In an article in March, we noted the different aged care directives introduced in response to COVID-19, at both a State and Federal level. Since then there have been several updates. The changes vary from jurisdiction to jurisdiction and in this update we draw your attention to recent important changes in directives released by the Commonwealth, Queensland, South Australia, Tasmania and the Australian Capital Territory that aged care providers (Providers) should be aware of.

In addition, we have provided some information regarding flu vaccinations and conscientious objectors.

For completeness, we have outlined below the status of directives in other jurisdictions around Australia:

  • NSW: Public Health (COVID-19 Residential Aged Care Facilities) Order 2020 came into force on 24 March 2020 and can be found here;
  • Victoria: Care Facilities Direction (No 3) came into force on 11 May 2020 and can be found here;
  • Northern Territory: COVID-19 Directions (No. 24) 2020 Directions for Aged Care Facilities came into force 23 April 2020 and can be found here; and
  • Western Australia: Visitors to Residential Aged Care Facilities Directions No 2 came into force on 25 April 2020 and can be found here.

Commonwealth COVID-19 Supplement

The Australian Government has released new legislation dealing with COVID-19 support subsidies through the recently introduced Aged Care Legislation Amendment (Subsidies – COVID-19 Support) Instrument 2020 (Instrument). The Instrument can be found here.

The COVID-19 support supplement payable under the instrument, which Providers will have access to, is $31.38 or $47.07 for a day for a care recipient. The level of payment is dependent on the Modified Monash Model classification as stated in the Instrument.

If you would like to understand your rights and obligations with regard to the COVID-19 supplement payment, please contact us.


Queensland’s most recent directive came into force on 21 May 2020 and can be found here.

The Queensland government has placed tight restrictions on residential aged care facilities, including who can enter and leave the premises of a facility. The revised directive sees a slight modification to these restrictions on residents, Providers and visitors but overall remains quite stringent. Under the revised directive:

  • A person is now allowed to enter or remain in a residential aged care facility if they are a “support person” of a prospective resident of the facility.
  • Providers are now permitted to allow a resident to leave a facility on compassionate grounds, such as to attend a funeral.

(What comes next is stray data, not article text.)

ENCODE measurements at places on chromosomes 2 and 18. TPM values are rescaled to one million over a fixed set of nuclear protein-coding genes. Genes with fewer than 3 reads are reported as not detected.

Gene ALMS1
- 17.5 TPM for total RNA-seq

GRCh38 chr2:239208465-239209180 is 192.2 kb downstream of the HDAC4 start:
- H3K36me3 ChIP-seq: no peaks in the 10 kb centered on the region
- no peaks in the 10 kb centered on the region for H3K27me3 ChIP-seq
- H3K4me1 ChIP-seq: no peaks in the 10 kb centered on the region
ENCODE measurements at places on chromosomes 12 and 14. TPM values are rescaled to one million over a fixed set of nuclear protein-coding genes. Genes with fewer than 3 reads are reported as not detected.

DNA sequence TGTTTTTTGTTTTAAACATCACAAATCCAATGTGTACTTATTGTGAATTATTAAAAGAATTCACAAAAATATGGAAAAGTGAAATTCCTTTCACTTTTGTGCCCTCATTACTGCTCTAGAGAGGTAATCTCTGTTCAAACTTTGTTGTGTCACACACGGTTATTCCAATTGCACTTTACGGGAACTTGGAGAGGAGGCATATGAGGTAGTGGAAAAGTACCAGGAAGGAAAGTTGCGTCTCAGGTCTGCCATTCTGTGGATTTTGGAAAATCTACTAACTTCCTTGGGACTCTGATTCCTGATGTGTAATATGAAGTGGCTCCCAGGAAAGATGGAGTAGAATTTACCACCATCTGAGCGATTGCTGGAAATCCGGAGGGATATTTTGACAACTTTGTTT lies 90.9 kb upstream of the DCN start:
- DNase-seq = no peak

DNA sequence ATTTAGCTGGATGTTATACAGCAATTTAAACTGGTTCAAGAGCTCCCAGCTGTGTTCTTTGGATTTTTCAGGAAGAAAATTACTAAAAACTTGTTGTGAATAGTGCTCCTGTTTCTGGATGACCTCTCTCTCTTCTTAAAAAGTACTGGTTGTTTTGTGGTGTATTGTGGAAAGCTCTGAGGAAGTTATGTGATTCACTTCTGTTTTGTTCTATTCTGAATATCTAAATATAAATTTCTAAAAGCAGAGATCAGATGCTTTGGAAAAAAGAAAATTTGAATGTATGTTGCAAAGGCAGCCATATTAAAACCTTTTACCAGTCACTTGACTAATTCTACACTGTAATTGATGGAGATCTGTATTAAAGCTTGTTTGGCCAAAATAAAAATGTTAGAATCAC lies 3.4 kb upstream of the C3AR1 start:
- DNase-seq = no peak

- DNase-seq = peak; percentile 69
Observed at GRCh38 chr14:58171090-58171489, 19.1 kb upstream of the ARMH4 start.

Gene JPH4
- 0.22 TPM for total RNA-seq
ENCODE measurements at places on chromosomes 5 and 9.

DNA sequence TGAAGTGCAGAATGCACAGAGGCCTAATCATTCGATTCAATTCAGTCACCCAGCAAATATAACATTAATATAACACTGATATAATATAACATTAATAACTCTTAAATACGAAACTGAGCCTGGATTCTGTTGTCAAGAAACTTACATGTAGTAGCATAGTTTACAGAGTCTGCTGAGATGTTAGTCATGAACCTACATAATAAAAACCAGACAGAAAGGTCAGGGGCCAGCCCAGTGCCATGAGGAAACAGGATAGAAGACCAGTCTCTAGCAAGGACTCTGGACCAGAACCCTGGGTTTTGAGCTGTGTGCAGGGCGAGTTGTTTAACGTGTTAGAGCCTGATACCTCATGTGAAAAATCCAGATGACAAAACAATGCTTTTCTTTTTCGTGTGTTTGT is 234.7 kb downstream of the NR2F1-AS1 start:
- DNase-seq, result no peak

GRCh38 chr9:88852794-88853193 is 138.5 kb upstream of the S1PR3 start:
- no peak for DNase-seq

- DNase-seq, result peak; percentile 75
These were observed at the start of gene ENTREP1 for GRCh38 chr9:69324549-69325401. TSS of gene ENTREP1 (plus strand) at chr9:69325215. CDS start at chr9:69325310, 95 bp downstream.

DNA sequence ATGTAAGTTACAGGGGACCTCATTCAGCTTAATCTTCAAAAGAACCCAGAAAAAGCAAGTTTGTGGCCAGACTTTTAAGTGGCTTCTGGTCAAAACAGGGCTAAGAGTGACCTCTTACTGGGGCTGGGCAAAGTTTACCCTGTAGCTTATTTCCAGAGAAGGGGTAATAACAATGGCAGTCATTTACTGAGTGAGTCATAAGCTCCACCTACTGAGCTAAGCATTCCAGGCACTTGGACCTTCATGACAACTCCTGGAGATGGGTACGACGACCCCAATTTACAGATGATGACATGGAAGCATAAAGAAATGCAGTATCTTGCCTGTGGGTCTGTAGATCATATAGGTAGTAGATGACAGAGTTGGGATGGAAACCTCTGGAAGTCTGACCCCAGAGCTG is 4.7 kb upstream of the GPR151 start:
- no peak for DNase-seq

• The Queensland Chief Health Officer is now able to grant an exemption to allow a resident to leave the facility on compassionate grounds.

We suggest that compassionate grounds is likely to be interpreted broadly. Providers should keep this in mind in any decision they make about whether or not to allow a resident to leave the premises. This is especially so for more vulnerable residents such as palliative care residents.

Any decision in relation to the above, must be balanced against the obligations of Approved Providers contained in the Aged Care Act 1997 (Cth) (Act) and the User Right Principles 2014 (Principles).

Should a situation arise where a resident is requesting to leave the facility on compassionate grounds and you are unclear about your rights, responsibilities and obligations both to the resident and to other residents in the facility, please contact us.

South Australia

South Australia’s most recent directive came into force on 22 May 2020 and can be found here.

The revised directive has loosened some restrictions on residential aged care facilities still present in most other States and Territories in Australia.

Prospective residents are now allowed to visit residential aged care facilities, which is more in line with other aged care directives across Australia.

In addition, the new directive outlines that an individual can be exempted from influenza vaccination requirements if:

  • the person has a medical contraindication; or
  • the person is a contractor or employee and is not able to access an adequate supply, provided that the Provider notifies the Department of Health and takes reasonable steps to ensure an adequate supply; or
  • the person is visiting for end of life purposes provided that they take all practical steps to receive the vaccination after their initial visit.

There has also been several other more lenient measures put in place including:

  • allowing certain personnel to enter a facility for the purposes of professional services;
  • allowing residents to leave their facility for exercise, provided they remain within 500 metres.